TFA2

Image source: Brian Klug

The Internet has become an indispensable tool for purchasing items and managing personal information. We trust vendors with our data and assume that they will safeguard it and prevent unauthorized access. Yet, the headlines are filled with news of data breaches and other hacks. The latest story is that Dropbox was hacked although the company says that it was not their servers. Regardless, users need to be more sensitive than ever to data breaches and one of the most important tools in the battle against hackers is two-factor authentication (TFA).

Traditional password schemes rely on two pieces of information – a username and a password. Typically, usernames use a common and easily identifiable piece of information like an email address and so are fundamentally insecure. Passwords, in contrast, should be highly secure, but even with the most complex password, you are still at risk because a determined hacker could retrieve your credentials from the compromised system. TFA provides a powerful solution to the problem.

TFA adds an additional layer of protection by extending the concept of security to include not only what you know (e.g. username and password), but also what you have (e.g. TFA app, text messages or phone). When logging into a website that is enabled for TFA, you still must input your username and password; however, once your credentials are authenticated, the user must also input another piece of information, typically a unique number. The power of TFA revolves around the unique identifier and that number can be generated in different ways including an app on your phone, a text message or an automated phone call. This process ensures that you have both the appropriate credentials and the asset required to access the unique numeric identifier. Thus a hacker wanting to compromise your account would need to steal your credentials and then your mobile phone as well. Naturally, this task is not impossible but is significantly more difficult than stealing or guessing login information.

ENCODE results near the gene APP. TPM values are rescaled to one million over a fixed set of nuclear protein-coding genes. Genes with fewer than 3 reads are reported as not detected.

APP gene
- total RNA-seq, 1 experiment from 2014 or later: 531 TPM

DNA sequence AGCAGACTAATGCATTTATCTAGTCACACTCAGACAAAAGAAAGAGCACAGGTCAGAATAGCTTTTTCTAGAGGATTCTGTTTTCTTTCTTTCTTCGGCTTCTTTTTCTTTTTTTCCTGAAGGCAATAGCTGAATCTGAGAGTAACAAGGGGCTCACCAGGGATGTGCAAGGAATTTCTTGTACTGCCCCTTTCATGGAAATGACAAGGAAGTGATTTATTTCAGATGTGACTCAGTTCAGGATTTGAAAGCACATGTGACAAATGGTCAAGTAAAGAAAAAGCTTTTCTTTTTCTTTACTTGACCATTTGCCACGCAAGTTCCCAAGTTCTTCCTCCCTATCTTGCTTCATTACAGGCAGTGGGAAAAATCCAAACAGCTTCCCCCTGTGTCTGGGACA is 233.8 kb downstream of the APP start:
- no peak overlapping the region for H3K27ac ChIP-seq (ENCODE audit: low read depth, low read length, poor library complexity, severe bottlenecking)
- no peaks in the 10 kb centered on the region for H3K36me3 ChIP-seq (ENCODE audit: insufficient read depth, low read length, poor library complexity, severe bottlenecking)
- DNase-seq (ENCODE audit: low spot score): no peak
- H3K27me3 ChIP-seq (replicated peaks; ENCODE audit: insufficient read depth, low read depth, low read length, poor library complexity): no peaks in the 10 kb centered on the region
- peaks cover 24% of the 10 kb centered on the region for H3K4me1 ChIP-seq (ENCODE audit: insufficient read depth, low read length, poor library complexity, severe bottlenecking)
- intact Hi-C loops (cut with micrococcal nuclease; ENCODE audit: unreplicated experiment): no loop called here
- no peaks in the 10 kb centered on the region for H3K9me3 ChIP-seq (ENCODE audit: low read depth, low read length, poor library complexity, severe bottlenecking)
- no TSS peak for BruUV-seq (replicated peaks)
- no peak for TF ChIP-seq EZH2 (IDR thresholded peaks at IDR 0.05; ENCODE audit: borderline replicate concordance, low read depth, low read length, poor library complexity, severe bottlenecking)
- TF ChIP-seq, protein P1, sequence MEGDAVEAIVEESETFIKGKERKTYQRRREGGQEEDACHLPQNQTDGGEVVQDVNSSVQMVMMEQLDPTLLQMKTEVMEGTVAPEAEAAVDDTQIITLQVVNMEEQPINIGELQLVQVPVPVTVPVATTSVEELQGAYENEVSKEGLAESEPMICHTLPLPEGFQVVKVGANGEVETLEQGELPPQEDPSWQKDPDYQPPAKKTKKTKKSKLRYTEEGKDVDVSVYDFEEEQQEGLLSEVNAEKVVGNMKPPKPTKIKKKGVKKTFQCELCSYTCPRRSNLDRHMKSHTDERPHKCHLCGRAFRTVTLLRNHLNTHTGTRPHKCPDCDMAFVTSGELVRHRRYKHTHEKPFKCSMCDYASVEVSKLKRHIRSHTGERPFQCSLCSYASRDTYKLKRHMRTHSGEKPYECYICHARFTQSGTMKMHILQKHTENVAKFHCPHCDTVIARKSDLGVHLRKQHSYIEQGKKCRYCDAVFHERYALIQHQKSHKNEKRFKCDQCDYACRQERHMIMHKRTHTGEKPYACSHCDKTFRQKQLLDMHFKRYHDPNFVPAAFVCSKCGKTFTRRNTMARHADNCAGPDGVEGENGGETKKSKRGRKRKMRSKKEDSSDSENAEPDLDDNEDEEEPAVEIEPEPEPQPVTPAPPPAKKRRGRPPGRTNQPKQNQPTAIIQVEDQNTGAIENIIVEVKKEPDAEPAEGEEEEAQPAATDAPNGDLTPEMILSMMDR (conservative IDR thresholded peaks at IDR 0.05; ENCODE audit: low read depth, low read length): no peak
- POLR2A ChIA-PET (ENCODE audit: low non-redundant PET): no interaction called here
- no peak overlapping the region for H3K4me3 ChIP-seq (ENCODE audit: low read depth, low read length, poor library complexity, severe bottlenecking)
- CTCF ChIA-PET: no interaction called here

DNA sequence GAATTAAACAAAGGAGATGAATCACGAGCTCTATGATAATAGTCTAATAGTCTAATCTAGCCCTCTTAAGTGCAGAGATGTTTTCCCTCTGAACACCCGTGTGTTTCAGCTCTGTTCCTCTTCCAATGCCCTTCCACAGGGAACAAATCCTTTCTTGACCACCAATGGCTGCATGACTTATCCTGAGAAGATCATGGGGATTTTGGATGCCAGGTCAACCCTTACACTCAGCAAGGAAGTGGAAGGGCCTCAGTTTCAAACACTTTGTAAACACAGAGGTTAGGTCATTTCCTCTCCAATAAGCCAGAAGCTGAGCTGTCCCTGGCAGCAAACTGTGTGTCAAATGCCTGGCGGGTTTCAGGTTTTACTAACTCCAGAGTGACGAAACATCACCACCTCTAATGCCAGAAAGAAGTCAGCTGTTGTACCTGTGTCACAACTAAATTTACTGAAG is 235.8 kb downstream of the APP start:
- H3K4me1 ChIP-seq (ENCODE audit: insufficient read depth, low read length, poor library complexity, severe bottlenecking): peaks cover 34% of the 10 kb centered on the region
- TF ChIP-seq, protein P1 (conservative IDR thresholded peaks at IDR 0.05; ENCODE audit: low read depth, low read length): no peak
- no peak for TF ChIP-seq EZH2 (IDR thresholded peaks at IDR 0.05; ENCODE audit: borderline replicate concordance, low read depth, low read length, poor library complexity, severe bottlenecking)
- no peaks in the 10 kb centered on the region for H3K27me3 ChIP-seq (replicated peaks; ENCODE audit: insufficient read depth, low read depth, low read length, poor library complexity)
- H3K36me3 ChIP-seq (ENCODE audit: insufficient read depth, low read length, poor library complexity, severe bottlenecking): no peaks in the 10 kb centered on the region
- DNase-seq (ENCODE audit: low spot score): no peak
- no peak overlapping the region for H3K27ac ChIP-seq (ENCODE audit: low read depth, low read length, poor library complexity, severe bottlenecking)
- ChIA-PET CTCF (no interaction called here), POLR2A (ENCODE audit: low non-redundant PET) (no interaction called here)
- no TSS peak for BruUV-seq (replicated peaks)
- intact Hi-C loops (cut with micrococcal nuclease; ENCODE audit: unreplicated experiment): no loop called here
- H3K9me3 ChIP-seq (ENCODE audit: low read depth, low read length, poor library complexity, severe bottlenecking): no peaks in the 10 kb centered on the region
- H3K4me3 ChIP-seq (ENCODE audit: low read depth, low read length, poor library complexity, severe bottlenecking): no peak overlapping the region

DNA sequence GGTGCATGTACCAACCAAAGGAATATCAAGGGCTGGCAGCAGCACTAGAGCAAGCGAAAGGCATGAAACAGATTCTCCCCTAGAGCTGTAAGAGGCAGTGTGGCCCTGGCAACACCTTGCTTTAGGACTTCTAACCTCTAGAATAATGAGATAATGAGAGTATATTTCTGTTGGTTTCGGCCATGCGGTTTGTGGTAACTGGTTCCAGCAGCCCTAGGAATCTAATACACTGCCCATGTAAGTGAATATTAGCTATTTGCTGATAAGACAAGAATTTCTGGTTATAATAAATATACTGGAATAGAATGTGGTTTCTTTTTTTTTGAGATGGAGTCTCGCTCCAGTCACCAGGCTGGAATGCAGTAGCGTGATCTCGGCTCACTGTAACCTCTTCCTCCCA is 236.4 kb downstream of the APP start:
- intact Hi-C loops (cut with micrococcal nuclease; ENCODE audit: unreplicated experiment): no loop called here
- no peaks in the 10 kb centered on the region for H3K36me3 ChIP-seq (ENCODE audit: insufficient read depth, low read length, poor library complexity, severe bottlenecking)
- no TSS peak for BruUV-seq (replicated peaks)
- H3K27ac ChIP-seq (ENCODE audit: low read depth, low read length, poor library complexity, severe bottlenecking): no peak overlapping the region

Thinking about the Dropbox breach, I have no idea if my credentials were compromised; however, even if they were, my account would not be accessible because I use TFA for Dropbox authentication. I will certainly change my password to be safe, but the reality is that TFA dramatically reduces the risk of your account being attacked or compromised. I suggest that you review the sites that have your financial information and explore with you can enable this feature. Trust me, it can make a huge difference.

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